Get a quote
Skip to Main Content

Changes to the GI Code of Practice

The ever changing general insurance landscape

With numerous reviews and legislative changes, general insurance continues to evolve.
Flex Insurance, which provides one of the most flexible strata insurance covers on the Australian market, will provide regular updates on changes that impact on consumers, particularly small businesses, insurance brokers and other intermediaries in the strata market.

Insurers and brokers have self-regulated codes which have a significant impact on how they operate fairly and provide favourable consumer outcomes.

We will look at both codes and how they affect not only the insurance industry but, more importantly, how consumers and small businesses obtain the right help with their insurance needs.

Changes to the General Insurance Code of Practice

The General Insurance Code of Practice (Insurance Code) is a benchmark for self-regulation of insurance. It was established by the Insurance Council of Australia (ICA), whose members have agreed to abide by it.

The Code’s standards apply to many features of a customer’s relationship with their insurer, including when buying insurance, what to expect when making a claim, and the processes for making complaints.

It’s a living document that the ICA says strives to reflect evolving community expectations.

The newly updated 2020 Insurance Code is the result of a two-year review. The ICA considered feedback and input from various organisations, including member insurers, consumer advocates, government and regulators.

The General Insurance Code Governance Committee (CGC) independently monitors the Code to make sure insurers are meeting their obligations, and achieving service standards consumers can trust. Sanctions can be imposed on insurers by the Committee.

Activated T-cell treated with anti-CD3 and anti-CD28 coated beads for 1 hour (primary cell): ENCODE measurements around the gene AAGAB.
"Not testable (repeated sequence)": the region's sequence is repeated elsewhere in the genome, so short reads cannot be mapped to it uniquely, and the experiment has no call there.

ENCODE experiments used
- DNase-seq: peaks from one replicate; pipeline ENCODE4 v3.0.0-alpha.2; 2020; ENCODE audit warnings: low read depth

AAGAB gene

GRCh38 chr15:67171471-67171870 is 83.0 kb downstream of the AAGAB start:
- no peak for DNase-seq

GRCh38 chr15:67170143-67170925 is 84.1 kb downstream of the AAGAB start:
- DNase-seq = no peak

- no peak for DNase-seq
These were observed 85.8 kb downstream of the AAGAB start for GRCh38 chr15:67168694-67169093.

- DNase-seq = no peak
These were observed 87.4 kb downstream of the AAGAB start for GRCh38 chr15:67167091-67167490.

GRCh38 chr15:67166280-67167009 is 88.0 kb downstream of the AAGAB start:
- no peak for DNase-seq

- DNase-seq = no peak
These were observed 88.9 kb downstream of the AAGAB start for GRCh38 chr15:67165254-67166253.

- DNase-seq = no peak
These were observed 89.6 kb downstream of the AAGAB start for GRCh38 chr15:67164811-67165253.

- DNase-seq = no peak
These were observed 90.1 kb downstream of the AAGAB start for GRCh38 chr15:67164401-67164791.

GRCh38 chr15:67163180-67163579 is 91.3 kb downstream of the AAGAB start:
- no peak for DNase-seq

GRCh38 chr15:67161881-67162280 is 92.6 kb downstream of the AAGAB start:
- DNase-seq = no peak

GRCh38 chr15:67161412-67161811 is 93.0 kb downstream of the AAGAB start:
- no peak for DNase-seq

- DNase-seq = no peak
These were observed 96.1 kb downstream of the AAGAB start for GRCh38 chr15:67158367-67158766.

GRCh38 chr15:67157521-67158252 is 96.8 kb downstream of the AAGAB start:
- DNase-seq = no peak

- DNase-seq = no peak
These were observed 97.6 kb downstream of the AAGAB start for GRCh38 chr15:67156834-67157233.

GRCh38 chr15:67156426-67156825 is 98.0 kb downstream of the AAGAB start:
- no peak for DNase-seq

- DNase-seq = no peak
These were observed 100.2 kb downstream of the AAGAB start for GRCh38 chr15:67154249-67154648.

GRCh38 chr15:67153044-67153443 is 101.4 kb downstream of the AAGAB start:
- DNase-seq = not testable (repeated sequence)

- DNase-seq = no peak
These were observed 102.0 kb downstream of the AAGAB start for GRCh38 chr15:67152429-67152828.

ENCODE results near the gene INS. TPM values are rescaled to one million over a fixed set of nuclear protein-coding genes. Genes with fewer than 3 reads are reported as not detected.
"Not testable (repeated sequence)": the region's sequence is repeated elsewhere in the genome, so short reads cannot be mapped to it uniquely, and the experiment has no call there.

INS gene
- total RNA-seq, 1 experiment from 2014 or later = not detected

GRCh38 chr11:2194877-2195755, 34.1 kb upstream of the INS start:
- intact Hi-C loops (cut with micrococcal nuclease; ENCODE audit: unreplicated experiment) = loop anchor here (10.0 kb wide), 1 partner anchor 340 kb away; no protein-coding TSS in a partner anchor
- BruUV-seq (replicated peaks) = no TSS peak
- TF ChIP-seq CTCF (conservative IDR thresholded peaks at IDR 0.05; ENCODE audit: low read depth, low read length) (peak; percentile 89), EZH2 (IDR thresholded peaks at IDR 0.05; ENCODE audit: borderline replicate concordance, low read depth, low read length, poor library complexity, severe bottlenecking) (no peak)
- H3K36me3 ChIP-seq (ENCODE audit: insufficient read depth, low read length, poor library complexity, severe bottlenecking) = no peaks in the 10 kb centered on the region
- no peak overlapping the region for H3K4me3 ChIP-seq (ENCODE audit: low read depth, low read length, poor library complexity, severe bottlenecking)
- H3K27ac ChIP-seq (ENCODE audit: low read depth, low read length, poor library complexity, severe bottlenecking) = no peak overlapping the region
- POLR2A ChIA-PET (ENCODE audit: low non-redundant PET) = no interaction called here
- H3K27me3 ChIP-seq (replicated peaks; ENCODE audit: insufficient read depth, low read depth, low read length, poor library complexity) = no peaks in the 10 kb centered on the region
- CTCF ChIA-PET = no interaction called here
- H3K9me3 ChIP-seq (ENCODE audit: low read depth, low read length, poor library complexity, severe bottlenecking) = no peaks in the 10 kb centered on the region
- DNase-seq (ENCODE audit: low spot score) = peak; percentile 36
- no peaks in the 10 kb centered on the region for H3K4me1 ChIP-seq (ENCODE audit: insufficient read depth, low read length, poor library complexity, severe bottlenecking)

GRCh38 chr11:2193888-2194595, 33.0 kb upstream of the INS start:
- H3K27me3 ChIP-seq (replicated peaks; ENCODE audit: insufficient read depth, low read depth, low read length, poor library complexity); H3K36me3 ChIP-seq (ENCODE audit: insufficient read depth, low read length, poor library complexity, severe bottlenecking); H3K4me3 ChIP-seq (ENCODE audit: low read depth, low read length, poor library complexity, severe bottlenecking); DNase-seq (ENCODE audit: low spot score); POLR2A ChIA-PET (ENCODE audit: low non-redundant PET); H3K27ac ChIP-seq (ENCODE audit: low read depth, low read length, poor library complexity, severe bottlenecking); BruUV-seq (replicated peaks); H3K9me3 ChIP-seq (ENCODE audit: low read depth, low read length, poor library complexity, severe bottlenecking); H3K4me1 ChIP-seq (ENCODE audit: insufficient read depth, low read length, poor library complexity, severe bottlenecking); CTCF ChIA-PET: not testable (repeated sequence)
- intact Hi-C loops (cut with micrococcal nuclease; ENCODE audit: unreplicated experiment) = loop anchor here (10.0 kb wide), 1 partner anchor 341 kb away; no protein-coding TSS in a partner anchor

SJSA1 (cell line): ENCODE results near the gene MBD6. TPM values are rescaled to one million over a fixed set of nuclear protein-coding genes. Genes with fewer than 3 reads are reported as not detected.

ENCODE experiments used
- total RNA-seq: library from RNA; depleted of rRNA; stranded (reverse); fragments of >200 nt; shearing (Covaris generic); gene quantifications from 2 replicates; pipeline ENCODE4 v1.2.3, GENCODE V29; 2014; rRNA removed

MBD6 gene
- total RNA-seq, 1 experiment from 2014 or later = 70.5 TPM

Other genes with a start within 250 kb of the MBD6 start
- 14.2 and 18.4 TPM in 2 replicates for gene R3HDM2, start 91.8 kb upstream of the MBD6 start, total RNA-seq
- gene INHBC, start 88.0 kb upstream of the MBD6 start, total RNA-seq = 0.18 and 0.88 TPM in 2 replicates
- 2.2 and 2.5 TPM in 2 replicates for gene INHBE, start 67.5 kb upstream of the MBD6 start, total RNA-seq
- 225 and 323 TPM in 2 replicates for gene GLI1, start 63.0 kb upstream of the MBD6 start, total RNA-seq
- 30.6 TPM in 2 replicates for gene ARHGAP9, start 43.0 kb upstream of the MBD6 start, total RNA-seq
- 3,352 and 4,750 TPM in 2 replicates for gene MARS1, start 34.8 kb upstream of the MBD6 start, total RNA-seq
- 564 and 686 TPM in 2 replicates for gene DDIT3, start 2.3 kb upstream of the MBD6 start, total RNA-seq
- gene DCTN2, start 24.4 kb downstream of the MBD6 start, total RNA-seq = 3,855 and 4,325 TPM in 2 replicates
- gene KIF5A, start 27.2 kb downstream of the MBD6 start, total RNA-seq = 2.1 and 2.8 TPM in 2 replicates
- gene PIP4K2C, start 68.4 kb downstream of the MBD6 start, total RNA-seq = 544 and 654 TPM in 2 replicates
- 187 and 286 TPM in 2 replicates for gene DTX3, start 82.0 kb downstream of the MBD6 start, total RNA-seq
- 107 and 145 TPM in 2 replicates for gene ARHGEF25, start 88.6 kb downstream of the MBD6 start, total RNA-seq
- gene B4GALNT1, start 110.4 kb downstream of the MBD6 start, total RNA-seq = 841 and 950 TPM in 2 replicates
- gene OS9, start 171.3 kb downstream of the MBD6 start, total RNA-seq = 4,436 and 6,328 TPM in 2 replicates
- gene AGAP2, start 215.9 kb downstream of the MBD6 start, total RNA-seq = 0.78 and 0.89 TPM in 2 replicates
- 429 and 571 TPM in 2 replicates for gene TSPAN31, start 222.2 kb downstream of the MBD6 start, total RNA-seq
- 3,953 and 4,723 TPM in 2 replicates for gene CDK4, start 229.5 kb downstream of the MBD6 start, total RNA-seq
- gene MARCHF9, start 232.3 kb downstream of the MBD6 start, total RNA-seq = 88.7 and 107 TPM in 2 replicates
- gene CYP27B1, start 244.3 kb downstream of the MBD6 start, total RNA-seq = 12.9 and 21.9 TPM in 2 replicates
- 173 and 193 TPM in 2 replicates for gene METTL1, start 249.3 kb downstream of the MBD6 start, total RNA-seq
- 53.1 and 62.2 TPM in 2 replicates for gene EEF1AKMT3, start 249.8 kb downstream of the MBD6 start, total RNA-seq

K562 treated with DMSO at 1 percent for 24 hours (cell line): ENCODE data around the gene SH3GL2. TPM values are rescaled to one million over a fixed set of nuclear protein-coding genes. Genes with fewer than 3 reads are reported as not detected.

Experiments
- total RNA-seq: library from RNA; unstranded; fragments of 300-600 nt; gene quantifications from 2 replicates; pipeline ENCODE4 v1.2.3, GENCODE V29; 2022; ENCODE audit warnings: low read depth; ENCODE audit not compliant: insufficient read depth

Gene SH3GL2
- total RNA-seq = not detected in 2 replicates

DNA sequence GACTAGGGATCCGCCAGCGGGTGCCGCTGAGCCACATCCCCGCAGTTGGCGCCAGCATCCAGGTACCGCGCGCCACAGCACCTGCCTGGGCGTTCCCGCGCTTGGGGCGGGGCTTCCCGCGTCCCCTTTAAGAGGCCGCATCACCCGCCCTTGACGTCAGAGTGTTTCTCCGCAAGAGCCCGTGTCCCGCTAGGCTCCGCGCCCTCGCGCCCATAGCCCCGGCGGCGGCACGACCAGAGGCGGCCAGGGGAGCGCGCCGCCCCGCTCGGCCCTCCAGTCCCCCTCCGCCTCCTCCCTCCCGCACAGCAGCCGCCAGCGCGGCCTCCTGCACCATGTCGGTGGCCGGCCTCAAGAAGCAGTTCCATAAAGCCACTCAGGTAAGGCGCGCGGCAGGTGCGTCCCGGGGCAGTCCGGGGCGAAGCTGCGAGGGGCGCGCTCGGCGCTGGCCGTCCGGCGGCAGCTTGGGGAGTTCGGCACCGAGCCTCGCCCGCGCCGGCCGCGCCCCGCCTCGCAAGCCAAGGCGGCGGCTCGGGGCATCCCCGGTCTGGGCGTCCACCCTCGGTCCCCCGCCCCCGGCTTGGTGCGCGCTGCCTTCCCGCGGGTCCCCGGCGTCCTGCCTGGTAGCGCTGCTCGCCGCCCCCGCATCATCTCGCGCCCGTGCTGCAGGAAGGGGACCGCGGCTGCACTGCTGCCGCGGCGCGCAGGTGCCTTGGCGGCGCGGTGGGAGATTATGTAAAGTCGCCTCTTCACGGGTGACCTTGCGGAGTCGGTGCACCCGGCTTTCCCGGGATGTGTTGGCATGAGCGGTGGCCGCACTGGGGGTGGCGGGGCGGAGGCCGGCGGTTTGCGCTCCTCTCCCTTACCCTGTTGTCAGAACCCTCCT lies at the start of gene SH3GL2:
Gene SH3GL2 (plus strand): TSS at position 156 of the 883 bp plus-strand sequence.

The ICA believes the 2020 Insurance Code is more customer-centric than ever before.

In light of COVID-19, financial hardship provisions have been strengthened and include requirements that employees and agents involved in debt collection are trained on the financial hardship requirements of the Insurance Code.
The issue of a customer experiencing financial hardship is especially crucial with claims.

Insurers are expected to:

  • Identify if there is a need for a claim to be fast-tracked due to an urgent financial need
  • Consider a financial hardship request for an excess to be waived or reduced
  • Put any recovery on hold if they identify that a customer is experiencing financial hardship

Another key change is a streamlined complaints process. Insurers have to make a decision on a customer’s complaint within 45 days. They can take their complaint to the independent Australian Financial Complaints Authority at any time.

Other changes include:

  • Mental health provisions
  • Provisions of sum insured calculators for buildings
  • Year on year premium comparisons
  • Claims management and claims investigation standards
  • Changes to complaints and breaches management processes

Brought into the Insurance Code earlier were provisions to ensure insurers’ policies support customers experiencing family violence.

Changes to the Broker Code of Practice

The Broker Code of Practice (Broker Code), established by the National Insurance Brokers Association (NIBA), is part of a national self-regulatory scheme.

Under the Broker Code, brokers agree to follow its standards when dealing with current and prospective individual and small business clients.

By subscribing to the Brokers Code, insurance brokers have committed to:

  1. Continuously improve standards of practice and service
  2. Promote informed decision-making about their services, and
  3. Act fairly and reasonably in delivering those services

Brokers are required to establish an internal process for resolving disputes with customers.

The Brokers Code is monitored by the Insurance Brokers’ Compliance Council (IBCC). Its members represent consumers and insurance brokers. Any breach of the Broker Code by a broker may give rise to binding orders or sanctions being imposed on them.

The Broker Code is a living document. The latest submissions on updating the Code were completed in April 2021 and NIBA aims to submit the revised code to the Australian Securities and Investments Commission for approval in the second half of the year. It’s expected the new Broker Code will be launched at the NIBA convention in October 2021 and take effect by mid to late 2022.

We will look at the changes to the Broker Code when the new version is launched.